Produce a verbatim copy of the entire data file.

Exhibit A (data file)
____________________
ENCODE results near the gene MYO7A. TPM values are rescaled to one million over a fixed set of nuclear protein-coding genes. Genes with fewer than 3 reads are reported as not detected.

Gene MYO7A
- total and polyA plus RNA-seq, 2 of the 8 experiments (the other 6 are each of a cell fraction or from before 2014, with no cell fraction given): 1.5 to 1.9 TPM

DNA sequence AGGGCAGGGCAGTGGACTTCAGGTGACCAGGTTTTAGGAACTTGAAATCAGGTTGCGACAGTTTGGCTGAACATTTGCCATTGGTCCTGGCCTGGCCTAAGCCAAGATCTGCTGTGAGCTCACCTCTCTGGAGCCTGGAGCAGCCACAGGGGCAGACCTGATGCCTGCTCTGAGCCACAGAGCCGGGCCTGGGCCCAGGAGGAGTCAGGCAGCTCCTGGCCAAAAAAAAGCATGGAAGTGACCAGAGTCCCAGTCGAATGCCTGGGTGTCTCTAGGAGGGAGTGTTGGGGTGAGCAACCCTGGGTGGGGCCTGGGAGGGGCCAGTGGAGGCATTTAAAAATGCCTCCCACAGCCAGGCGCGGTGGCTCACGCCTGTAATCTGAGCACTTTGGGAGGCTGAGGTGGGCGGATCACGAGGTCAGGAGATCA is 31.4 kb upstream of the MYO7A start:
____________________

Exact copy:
ENCODE results near the gene MYO7A. TPM values are rescaled to one million over a fixed set of nuclear protein-coding genes. Genes with fewer than 3 reads are reported as not detected.

Gene MYO7A
- total and polyA plus RNA-seq, 2 of the 8 experiments (the other 6 are each of a cell fraction or from before 2014, with no cell fraction given): 1.5 to 1.9 TPM

DNA sequence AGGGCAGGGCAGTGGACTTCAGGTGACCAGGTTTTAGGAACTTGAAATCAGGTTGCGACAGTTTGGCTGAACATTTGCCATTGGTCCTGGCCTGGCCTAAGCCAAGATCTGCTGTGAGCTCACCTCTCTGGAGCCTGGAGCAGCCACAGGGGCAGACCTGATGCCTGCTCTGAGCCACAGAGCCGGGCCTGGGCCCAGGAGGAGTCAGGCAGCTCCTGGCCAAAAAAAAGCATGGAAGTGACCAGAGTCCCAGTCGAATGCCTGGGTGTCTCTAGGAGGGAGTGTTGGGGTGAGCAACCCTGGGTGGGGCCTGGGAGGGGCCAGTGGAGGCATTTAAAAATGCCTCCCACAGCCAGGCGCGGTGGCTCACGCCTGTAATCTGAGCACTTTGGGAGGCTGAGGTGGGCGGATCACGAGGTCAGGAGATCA is 31.4 kb upstream of the MYO7A start: